Some of you may already know that our development officer Vikki Carpenter offers collaboration and support to Community Development Alliance Scotland (CDAS) as an Ex Officio on their Board. Recently, at the Community Development Alliance Scotland Annual Conference some of the CLD Standards Council team were out in force supporting this fabulous annual community development event.
We were working hard at our market place stall, offering our amazing goody bags whilst promoting CLD as a sector, the role of the CLD Standards Council as the professional body for the CLD, and the benefits of membership. It was marvellous to meet so many new faces and be at a conference to promote and implement community development policy and practice. What a terrific bunch of a motivated of individuals and organisations.
At the conference we were also co-facilitating a workshop on Community Development Policy and Practice: National & International Standards in Community Development. Some of you might have joined our very own Kirsty Gemmell, along with Anna Clarke from the International Association for Community Development at one of their three workshops where they were focusing on the three key standards for community work across UK and Ireland.
- All Ireland Standards for Community Work (PDF)
- Community Development National Occupational Standards (PDF)
- IACD International Standards for Community Development Practice (PDF)
There were some critical and informative discussions around navigation of these documents, their alignment and synchronisations, as well as the differences in implementation across the home nations. Discussions were had around navigation between documents, how they are implemented differently across the UK and Ireland, clarity and synchronisation of the 3 standards, and how they are have clear articulation connected to values. Participants also posed questions opening discussion about the importance of meaningful community engagement regarding CD policy and standards, how those consulted need to see their voice as well as the change that follows, connecting their input throughout processes, our role around climate change, human rights and being the vital but often exhausting link between grassroots and legislation/policy shapers.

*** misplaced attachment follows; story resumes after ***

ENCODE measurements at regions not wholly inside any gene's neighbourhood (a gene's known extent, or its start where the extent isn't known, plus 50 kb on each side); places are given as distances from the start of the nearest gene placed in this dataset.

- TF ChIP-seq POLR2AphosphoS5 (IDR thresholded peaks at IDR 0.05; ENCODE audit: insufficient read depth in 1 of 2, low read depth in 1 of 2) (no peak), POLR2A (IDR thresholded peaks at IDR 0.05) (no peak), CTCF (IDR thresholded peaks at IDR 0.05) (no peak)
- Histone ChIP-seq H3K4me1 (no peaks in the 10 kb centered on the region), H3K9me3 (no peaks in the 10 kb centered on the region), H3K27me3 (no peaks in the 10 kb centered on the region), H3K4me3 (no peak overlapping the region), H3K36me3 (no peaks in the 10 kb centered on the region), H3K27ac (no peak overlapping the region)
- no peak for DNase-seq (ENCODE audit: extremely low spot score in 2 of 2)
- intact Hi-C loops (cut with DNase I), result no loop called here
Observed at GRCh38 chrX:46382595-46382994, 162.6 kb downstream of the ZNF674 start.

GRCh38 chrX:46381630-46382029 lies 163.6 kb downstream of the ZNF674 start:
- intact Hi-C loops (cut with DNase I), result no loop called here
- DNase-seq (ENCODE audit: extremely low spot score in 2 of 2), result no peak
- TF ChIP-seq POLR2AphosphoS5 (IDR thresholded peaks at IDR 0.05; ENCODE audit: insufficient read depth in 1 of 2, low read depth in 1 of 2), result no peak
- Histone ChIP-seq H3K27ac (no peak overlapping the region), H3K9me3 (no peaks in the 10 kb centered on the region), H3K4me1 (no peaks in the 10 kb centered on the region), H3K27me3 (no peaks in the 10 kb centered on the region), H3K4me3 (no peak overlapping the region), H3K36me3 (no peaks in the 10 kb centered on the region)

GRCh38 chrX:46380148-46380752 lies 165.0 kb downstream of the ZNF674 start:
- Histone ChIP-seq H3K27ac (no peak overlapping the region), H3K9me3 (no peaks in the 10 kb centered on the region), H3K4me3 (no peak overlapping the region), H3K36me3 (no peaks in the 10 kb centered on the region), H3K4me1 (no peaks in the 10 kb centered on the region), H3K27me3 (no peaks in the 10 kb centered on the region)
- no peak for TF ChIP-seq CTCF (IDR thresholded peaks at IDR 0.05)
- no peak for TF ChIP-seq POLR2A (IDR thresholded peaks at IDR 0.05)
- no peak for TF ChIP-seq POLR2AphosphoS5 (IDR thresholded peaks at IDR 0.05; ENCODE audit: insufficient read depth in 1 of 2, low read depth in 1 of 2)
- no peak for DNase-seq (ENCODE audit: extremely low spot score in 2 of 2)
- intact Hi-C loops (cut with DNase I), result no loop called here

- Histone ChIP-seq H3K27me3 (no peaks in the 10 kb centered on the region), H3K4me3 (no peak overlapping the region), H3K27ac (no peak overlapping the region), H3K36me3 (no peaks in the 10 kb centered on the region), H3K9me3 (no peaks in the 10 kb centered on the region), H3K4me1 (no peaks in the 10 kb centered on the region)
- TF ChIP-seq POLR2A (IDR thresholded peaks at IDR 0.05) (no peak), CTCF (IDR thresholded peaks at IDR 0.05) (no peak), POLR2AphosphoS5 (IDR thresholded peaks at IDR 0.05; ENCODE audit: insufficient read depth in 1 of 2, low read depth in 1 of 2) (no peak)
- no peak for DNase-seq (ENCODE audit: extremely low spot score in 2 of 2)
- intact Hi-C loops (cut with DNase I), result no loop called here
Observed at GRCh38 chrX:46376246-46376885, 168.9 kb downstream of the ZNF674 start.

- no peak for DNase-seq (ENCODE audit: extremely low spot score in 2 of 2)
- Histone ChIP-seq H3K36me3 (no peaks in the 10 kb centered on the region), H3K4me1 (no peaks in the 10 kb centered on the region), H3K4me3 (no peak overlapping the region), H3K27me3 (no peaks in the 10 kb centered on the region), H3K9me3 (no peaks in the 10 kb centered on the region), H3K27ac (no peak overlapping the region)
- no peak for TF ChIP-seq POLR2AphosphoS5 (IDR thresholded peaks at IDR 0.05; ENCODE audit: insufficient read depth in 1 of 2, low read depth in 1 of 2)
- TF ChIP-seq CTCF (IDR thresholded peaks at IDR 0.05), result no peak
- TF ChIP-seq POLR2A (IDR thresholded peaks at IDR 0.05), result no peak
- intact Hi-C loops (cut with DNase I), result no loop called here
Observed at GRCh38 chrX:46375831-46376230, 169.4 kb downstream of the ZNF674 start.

There was a lot of conversations throughout the day around rights, inclusion and the role of CLD so here is a quote, given to us during the conference from Claire MacGillivray from Making Rights Real. Claire informed us that when talking about the Universal Declaration of Human Rights at its launch in 1948, Eleanor Roosevelt stressed that human rights must have meaning in the ‘small places, close to home’.
“Where, after all do universal human rights begin? In small places, close to home, so close and so small that they cannot be seen on any map of the world. Yet they are the world of the individual person: the neighbourhood he lives in; the school or college he attends; the factory, farm or office where he works…
Unless these rights have meaning there, they have little meaning anywhere.”